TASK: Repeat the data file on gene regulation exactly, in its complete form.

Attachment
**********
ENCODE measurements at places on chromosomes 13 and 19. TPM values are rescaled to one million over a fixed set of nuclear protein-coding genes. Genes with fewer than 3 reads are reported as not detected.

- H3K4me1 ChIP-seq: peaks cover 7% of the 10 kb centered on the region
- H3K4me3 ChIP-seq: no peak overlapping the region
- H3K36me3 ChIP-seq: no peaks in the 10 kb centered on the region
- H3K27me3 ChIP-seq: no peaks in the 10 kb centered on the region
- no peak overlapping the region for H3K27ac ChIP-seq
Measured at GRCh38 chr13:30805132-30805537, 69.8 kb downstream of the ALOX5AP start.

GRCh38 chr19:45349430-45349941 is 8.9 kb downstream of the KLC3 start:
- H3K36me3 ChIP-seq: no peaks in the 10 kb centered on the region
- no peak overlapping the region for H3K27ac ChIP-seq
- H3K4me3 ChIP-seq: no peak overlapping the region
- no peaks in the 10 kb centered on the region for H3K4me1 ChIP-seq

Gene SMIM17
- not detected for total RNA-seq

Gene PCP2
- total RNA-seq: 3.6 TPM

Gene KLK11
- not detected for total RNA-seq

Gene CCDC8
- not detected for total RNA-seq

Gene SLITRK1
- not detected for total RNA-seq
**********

ENCODE measurements at places on chromosomes 13 and 19. TPM values are rescaled to one million over a fixed set of nuclear protein-coding genes. Genes with fewer than 3 reads are reported as not detected.

- H3K4me1 ChIP-seq: peaks cover 7% of the 10 kb centered on the region
- H3K4me3 ChIP-seq: no peak overlapping the region
- H3K36me3 ChIP-seq: no peaks in the 10 kb centered on the region
- H3K27me3 ChIP-seq: no peaks in the 10 kb centered on the region
- no peak overlapping the region for H3K27ac ChIP-seq
Measured at GRCh38 chr13:30805132-30805537, 69.8 kb downstream of the ALOX5AP start.

GRCh38 chr19:45349430-45349941 is 8.9 kb downstream of the KLC3 start:
- H3K36me3 ChIP-seq: no peaks in the 10 kb centered on the region
- no peak overlapping the region for H3K27ac ChIP-seq
- H3K4me3 ChIP-seq: no peak overlapping the region
- no peaks in the 10 kb centered on the region for H3K4me1 ChIP-seq

Gene SMIM17
- not detected for total RNA-seq

Gene PCP2
- total RNA-seq: 3.6 TPM

Gene KLK11
- not detected for total RNA-seq

Gene CCDC8
- not detected for total RNA-seq

Gene SLITRK1
- not detected for total RNA-seq